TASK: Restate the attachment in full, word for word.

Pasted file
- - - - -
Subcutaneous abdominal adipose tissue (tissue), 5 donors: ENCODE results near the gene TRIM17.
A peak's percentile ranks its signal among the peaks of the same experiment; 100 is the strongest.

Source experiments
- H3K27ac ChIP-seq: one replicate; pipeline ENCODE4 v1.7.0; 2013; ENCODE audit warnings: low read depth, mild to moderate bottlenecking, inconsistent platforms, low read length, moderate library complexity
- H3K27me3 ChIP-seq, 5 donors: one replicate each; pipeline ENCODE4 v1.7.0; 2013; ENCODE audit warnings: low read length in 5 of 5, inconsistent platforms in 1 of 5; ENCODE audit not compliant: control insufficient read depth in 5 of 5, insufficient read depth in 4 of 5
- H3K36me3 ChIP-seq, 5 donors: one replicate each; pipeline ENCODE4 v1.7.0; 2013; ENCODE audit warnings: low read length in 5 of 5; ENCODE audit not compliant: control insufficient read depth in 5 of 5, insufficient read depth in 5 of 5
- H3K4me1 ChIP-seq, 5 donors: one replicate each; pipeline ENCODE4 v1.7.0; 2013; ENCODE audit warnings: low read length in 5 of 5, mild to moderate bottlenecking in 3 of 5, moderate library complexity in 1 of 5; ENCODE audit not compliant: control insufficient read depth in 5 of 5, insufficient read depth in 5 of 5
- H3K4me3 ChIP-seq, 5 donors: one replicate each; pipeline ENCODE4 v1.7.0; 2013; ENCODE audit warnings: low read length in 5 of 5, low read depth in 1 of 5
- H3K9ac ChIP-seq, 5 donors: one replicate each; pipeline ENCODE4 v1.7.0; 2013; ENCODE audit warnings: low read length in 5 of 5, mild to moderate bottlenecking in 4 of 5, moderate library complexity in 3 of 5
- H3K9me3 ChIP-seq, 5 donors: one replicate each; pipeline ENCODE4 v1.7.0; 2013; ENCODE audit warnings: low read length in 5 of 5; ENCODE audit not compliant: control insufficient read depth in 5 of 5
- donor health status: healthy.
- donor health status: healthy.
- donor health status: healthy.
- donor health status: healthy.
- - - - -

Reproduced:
Subcutaneous abdominal adipose tissue (tissue), 5 donors: ENCODE results near the gene TRIM17.
A peak's percentile ranks its signal among the peaks of the same experiment; 100 is the strongest.

Source experiments
- H3K27ac ChIP-seq: one replicate; pipeline ENCODE4 v1.7.0; 2013; ENCODE audit warnings: low read depth, mild to moderate bottlenecking, inconsistent platforms, low read length, moderate library complexity
- H3K27me3 ChIP-seq, 5 donors: one replicate each; pipeline ENCODE4 v1.7.0; 2013; ENCODE audit warnings: low read length in 5 of 5, inconsistent platforms in 1 of 5; ENCODE audit not compliant: control insufficient read depth in 5 of 5, insufficient read depth in 4 of 5
- H3K36me3 ChIP-seq, 5 donors: one replicate each; pipeline ENCODE4 v1.7.0; 2013; ENCODE audit warnings: low read length in 5 of 5; ENCODE audit not compliant: control insufficient read depth in 5 of 5, insufficient read depth in 5 of 5
- H3K4me1 ChIP-seq, 5 donors: one replicate each; pipeline ENCODE4 v1.7.0; 2013; ENCODE audit warnings: low read length in 5 of 5, mild to moderate bottlenecking in 3 of 5, moderate library complexity in 1 of 5; ENCODE audit not compliant: control insufficient read depth in 5 of 5, insufficient read depth in 5 of 5
- H3K4me3 ChIP-seq, 5 donors: one replicate each; pipeline ENCODE4 v1.7.0; 2013; ENCODE audit warnings: low read length in 5 of 5, low read depth in 1 of 5
- H3K9ac ChIP-seq, 5 donors: one replicate each; pipeline ENCODE4 v1.7.0; 2013; ENCODE audit warnings: low read length in 5 of 5, mild to moderate bottlenecking in 4 of 5, moderate library complexity in 3 of 5
- H3K9me3 ChIP-seq, 5 donors: one replicate each; pipeline ENCODE4 v1.7.0; 2013; ENCODE audit warnings: low read length in 5 of 5; ENCODE audit not compliant: control insufficient read depth in 5 of 5
- donor health status: healthy.
- donor health status: healthy.
- donor health status: healthy.
- donor health status: healthy.